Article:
New research suggests that Latino children are more likely to suffer from depression and other mental health illnesses, but only 8 percent of Latinos say their child has received mental health services.
Latino youth are depressed at a higher rate than any minority besides Native Americans, according to the Salud America! network at UT Health San Antonio.
Low response or desire to seek therapy can lead to greater chances that these conditions will go untreated over the course of a person's lifetime.
From language barriers to economic hardship, social factors can be a significant contributor to emotional stressors affecting children in the home and in school.
More than 17 percent of Latino students surveyed report being bullied. Thoughts of suicide are up to 8 times higher for Latino students, who say they feel less connected or lack communication with their families.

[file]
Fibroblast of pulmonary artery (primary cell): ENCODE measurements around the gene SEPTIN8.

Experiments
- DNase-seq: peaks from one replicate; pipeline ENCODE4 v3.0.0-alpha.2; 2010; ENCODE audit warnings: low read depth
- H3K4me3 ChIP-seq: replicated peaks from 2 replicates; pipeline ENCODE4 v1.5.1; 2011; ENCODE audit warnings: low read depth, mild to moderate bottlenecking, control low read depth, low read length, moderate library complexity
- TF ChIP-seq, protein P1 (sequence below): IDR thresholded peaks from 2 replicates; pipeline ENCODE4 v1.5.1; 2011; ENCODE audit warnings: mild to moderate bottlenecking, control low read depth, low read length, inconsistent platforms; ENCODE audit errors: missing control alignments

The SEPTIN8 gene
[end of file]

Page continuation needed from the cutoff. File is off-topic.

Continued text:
One million children have been added to the Texas population in the last decade, the majority from families with a Latino or Hispanic background. What's being done to address the mental health needs of this growing demographic?
- Rosalie Aguilar, project coordinator for the Institute for Health Promotion Research at UT Health San Antonio
- Yadira Gonzales, marketing specialist for Salud America!, a national network for healthy change at UT Health San Antonio
- Deborah Rosales-Elkins, peer policy fellow for the National Alliance on Mental Health (NAMI) Texas
- Dr. Soad Michelsen, senior medical director and psychiatrist at the Clarity Child Guidance Center
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